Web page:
Post By: Vishwanath Iyer Published on: December 5, 2016 Reading time: 4 minutes
Contentment (santoṣam) – The feeling of happiness is fleeting, but the sense of peace is more lasting. Also, contentment increases calmness. As a result, there is increased clarity of thought and reduced conflict. This leads to greater productivity without agitation within, and in the environment. Finally, contentment increases positive energy in us. But, how does one recognize this & more importantly, imbibe it?
There is no easy answer to obtaining this sense of peace. But often, we do come across people who, though they may not be affluent, exude a sense of peace that lifts us also. How do they get it?
Three elements seem to drive our ability to be content,
We always work for something. This could be tangible, like money or intangible, like duty. However, we are often confronted with an outcome which is different from what we intended. This leads to disappointment, grief, anger and frustration. Consequently, our sense of peace is disturbed.
Contentment permeates in us when we are able to stop resisting the outcome, move our of denial and accept the change which was unplanned.
This ability to recognise grief and anger and quickly accept that which is not in our control requires enormous situational awareness (prajñā). Consequently, as we begin to increase our capability in this aspect, we begin to feel more contented. This increases our cognition of the Self.
(Wikipedia extract) Horatio Nelson was a British flag officer famous for his participation in the Napoleonic wars, most notably at the Battle of Trafalgar in 1805, where he lost his life.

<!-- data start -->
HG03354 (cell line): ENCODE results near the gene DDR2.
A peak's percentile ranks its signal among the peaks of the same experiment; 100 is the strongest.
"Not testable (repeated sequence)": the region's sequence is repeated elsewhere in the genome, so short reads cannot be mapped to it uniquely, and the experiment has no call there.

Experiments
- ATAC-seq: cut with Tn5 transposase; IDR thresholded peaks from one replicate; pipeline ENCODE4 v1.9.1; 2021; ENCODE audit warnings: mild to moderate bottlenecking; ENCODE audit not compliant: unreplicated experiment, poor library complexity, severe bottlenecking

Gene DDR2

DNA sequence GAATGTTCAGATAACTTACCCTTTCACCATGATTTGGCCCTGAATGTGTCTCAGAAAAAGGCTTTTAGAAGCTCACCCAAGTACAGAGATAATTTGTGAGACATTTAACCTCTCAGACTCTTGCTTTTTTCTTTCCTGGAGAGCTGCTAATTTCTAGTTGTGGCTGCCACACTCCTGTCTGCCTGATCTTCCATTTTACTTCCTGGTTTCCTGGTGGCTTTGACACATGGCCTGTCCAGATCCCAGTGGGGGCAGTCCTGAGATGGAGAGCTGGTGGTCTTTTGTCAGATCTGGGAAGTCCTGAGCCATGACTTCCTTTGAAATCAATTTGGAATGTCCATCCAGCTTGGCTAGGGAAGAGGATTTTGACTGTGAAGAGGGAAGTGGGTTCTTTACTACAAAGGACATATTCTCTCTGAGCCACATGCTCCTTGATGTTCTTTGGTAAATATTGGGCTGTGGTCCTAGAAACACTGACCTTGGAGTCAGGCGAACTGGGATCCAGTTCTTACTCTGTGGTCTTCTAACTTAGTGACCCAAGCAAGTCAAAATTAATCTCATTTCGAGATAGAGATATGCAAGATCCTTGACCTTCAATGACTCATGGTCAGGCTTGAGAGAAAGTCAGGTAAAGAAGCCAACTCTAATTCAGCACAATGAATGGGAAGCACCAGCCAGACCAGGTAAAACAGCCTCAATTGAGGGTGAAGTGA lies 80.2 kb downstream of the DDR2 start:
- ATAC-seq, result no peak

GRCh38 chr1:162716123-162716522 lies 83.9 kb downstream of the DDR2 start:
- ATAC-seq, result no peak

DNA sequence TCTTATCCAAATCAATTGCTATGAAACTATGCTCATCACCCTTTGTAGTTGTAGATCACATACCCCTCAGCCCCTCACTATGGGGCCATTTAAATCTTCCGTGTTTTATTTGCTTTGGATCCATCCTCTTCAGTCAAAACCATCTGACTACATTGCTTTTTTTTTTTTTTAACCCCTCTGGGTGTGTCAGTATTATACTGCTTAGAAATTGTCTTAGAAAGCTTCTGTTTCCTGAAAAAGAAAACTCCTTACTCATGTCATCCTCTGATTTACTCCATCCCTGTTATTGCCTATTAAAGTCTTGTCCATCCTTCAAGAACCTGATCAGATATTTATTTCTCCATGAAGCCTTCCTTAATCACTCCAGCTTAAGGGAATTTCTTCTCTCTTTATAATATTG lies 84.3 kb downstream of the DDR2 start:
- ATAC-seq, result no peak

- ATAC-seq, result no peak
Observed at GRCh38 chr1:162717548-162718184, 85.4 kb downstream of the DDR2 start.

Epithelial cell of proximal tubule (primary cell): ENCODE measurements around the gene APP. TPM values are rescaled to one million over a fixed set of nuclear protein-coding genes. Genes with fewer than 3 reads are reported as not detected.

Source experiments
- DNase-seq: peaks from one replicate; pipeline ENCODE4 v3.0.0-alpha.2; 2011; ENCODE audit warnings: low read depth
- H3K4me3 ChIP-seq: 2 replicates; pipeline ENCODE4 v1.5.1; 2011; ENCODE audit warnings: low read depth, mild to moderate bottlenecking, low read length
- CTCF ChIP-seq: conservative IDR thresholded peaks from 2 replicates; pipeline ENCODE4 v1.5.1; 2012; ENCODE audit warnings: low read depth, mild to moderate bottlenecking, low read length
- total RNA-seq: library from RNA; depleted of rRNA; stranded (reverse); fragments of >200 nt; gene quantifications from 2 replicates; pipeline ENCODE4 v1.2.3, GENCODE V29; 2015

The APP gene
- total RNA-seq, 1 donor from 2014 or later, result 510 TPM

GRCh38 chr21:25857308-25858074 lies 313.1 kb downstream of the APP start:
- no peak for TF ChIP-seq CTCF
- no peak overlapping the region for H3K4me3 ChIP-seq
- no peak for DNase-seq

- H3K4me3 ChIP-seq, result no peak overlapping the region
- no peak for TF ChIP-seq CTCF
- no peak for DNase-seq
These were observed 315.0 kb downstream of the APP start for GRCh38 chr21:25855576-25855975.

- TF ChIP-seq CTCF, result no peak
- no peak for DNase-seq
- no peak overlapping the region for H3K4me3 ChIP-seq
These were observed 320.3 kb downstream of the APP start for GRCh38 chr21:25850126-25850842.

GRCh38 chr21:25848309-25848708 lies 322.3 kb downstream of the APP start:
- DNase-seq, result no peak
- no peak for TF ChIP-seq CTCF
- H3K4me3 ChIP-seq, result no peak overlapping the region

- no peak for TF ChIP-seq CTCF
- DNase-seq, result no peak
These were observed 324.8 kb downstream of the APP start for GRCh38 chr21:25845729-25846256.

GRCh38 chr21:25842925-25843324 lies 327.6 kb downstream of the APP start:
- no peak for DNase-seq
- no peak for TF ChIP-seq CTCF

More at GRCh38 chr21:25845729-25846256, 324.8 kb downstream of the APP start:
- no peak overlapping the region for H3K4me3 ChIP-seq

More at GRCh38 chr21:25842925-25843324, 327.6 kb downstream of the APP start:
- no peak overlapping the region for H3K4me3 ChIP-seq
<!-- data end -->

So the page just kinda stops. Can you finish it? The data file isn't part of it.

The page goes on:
Just before the battle was to begin on 21 October 1805, Nelson ordered the hoisting of the signal, “England expects that every man will do his duty”.
Shortly after one o’clock, Victory’s captain, Thomas Hardy realised that Nelson was not by his side. He turned to see Nelson kneeling on the deck, supporting himself with his hand, before falling onto his side. Hardy rushed to him, at which point Nelson smiled “Hardy, I do believe they have done it at last… my backbone is shot through”. He had been hit by a marksman and the bullet had entered his left shoulder, pierced his lung, and came to rest at the base of his spine.
Nelson was carried below by a sergeant-major of marines and two seamen. He was made comfortable, fanned and given lemonade and watered wine to drink after he complained of feeling hot and thirsty.
Just before he died, Beatty, the surgeon, heard Nelson murmur ‘Thank God I have done my duty’. Scott, who remained by Nelson as he died, recorded his last words as ‘God and my country’. Nelson died at half-past four, three hours after he was shot.
This incident embodies both, the ability to managing expectations and contentment at the outcome of performing one’s duty. Do you have similar experiences?
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